My son will turn twelve next week. Last Saturday he held a girl’s hand as he escorted her to the center of the gym in a Stockton Stake Center to learn the Waltz. “Were you nervous?” I asked. He wasn’t.
“But she was. I could tell.” And then I remembered being a twelve-year-old girl, wearing pink Chapstick and mascara, and using Avon Self-Tanning Lotion that made orange streaks on my legs. I remembered Robbie, the freckled boy up the street that I had a crush on. He liked me back. One night I snuck out of the window with almost all the girls at my slumber party and we ran up the street in our pajamas to meet him. He and I snuck away for a few moments to the secluded corner of his carport where he asked me the long awaited question, “Will you go with me?” I was delighted to say no, almost as delighted as I was to have him ask. The satisfaction that he had asked, that somehow I had wiled him into liking me, was enormous. I was desirable. I was in control.
In Kathryn Soper’s brilliant article Why Standard Nights are Substandard, and subsequent essay Emergence she begins by exploring the way chastity is almost always addressed within LDS culture.
Our standards nights and chastity lessons usually focus on the dangers of strong sexual desire. Predictably, we exhort young men to bridle their libidos, which we describe as wild beasts that must be restrained until domestication in marriage, and we caution young women to avoid arousing and indulging the young men — tempting the beast out of its cage, so to speak.
It’s a troubling model for a number of reasons, but I’ll address just one: by focusing on physiological motivators for teenage sex, we completely overlook significant psychological motivators. This oversight shortchanges all youth, and exacerbates the risk of young women’s needs flying under the standards night radar completely. After dismissing libido as a serious issue for them (which may be a mistake in and of itself), we turn their attention to assisting their male peers without even considering other compelling reasons for sexual behavior. In our outreach we miss the mark by emphasizing virtue, modesty, and chastity without considering what might motivate a young woman to eschew the same.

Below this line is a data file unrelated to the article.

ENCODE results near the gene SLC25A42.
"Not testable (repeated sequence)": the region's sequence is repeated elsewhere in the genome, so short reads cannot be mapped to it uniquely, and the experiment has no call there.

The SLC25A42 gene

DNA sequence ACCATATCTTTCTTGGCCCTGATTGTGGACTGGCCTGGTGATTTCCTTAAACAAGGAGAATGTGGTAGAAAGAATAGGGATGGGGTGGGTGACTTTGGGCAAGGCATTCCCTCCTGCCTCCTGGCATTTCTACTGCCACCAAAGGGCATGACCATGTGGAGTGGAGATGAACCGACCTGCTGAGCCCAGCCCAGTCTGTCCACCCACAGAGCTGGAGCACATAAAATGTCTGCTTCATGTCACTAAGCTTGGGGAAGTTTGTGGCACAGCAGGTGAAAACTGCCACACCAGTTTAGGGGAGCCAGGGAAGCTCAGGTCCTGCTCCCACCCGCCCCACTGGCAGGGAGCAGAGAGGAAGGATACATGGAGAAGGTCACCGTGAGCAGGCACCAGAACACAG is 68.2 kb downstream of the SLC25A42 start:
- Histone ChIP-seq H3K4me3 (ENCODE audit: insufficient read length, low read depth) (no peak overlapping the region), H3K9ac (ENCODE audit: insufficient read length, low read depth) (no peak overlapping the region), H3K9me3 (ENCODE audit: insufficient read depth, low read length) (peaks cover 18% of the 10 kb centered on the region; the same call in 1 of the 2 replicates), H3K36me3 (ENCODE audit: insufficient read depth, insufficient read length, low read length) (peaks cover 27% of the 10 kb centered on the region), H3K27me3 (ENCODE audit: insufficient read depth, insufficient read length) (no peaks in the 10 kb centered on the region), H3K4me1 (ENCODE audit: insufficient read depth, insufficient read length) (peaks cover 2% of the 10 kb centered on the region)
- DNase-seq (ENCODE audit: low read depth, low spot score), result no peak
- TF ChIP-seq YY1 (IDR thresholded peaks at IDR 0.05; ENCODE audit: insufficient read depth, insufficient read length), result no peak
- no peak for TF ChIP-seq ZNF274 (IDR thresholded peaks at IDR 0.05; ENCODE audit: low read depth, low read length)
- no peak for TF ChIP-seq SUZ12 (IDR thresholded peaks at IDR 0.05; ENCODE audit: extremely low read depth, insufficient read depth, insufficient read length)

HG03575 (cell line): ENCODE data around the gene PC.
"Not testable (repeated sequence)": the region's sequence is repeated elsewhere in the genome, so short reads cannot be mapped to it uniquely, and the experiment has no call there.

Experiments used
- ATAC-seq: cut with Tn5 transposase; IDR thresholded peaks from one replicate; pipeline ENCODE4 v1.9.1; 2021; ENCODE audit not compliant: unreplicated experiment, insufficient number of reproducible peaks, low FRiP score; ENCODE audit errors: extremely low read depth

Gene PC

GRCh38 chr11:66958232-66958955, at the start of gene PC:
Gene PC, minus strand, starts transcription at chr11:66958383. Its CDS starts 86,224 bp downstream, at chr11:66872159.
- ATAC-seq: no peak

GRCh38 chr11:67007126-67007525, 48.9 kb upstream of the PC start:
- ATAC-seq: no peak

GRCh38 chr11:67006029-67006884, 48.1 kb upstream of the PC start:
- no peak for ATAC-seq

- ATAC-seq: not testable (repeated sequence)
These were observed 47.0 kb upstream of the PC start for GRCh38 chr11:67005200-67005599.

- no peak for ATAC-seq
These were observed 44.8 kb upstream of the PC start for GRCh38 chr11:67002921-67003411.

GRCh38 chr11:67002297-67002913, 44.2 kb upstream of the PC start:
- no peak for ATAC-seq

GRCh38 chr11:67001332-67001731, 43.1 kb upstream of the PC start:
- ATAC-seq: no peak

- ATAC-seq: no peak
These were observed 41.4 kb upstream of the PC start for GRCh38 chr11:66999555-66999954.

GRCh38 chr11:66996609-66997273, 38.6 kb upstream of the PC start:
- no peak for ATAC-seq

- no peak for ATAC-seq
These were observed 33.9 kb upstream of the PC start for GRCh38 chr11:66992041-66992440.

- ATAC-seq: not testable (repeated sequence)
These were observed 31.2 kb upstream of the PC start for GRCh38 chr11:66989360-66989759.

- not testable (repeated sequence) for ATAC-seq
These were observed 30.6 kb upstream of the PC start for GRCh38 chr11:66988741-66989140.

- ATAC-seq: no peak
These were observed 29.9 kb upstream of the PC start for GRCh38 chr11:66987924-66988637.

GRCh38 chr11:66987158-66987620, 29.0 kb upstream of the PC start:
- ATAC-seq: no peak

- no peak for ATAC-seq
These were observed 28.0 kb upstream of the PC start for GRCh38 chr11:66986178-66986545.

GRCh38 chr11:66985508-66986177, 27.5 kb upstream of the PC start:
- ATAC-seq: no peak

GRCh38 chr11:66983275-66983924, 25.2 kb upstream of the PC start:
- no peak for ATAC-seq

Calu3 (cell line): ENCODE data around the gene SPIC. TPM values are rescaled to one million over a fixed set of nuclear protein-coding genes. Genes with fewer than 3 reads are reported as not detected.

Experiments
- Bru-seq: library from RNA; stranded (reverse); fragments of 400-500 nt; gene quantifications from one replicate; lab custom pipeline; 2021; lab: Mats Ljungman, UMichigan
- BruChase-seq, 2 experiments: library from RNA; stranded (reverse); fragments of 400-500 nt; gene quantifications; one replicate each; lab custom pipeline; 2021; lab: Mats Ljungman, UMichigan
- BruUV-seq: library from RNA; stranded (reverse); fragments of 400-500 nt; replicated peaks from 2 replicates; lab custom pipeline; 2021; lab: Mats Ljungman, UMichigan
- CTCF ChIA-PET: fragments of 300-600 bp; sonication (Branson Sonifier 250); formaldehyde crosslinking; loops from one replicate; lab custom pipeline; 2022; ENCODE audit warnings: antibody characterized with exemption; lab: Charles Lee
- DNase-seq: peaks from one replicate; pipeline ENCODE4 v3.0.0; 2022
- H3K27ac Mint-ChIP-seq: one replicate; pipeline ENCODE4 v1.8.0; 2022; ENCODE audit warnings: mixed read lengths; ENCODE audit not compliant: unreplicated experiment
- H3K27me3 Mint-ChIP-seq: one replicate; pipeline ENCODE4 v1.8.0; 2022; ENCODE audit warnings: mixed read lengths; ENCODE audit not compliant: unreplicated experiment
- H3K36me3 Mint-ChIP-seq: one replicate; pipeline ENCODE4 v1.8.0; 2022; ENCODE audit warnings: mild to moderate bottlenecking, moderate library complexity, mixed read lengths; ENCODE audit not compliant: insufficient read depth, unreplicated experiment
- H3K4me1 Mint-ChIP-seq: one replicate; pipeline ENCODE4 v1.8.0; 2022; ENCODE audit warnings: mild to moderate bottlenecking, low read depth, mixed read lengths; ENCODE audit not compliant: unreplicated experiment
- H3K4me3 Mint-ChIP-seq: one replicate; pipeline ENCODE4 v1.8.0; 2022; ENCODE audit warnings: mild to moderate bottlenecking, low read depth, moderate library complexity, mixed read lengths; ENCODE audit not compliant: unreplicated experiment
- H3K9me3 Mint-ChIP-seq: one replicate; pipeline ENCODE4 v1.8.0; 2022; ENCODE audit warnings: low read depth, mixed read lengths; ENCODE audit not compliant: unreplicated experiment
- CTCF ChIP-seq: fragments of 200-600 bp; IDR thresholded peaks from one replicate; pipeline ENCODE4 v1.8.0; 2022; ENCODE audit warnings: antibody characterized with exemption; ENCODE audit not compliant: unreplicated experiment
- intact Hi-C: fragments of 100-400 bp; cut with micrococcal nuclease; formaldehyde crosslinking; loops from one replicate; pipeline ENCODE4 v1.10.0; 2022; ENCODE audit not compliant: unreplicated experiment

Here Kathryn touches on an important point, the psychological factors that play into the sexual development of adolescent girls. One psychological motivator is the desire for autonomy. Sexuality portends to offer a girl proof that she is more adult than child, and proof that she is in control of situations and decisions around her; even cajoling that new womanhood offers her control over the emotions and actions of the men and boys that admire her. This false reign over the desires of others masquerades as the sovereignty and freedom that is truly desired. This sexual power within our religious community is most often only addressed as the power to procreate or the lack of will-power that is touted as inherent to the male sex drive. Referring to herself and her girlfriends as adolescents, Kathryn writes:
Our increasingly voluptuous bodies were reliable tools of status and control. The power was heady, but confusing, because wielding it always left us feeling empty and weak. And it was treacherous, because its force attracted not only the male peers we were aiming for, but also troubled stepfathers and leering strangers. But by the time we realized the perils, we’d grown dependent on this means of power. Of course it didn’t yield true power, because it didn’t originate within ourselves: it originated within the perceptions of the boys and men we hoped to entice. Yet in our economy of success, sexual attraction was the only currency we thought we held. And counterfeit money was better than nothing.
Increasingly, sexual proclivities plaster billboards, fill the pages of fashion magazine and showcase wealthy women who draw plenty of attention to themselves and even invite donations to the United Nations. Yet this power remains defined by the sexual prowess ascribed to women by others—a sham that doesn’t grant any real value to women as individuals.
As we step into our roles as mothers an Young Women leaders, and women, mquestion iswhat and how does one teach their girls about power and the lies that the world tells—meaning, every male that gives them attention for their body starting in elementary school? What experiences can teach a girl to truly feel power, without having to use her body for the imitation of it?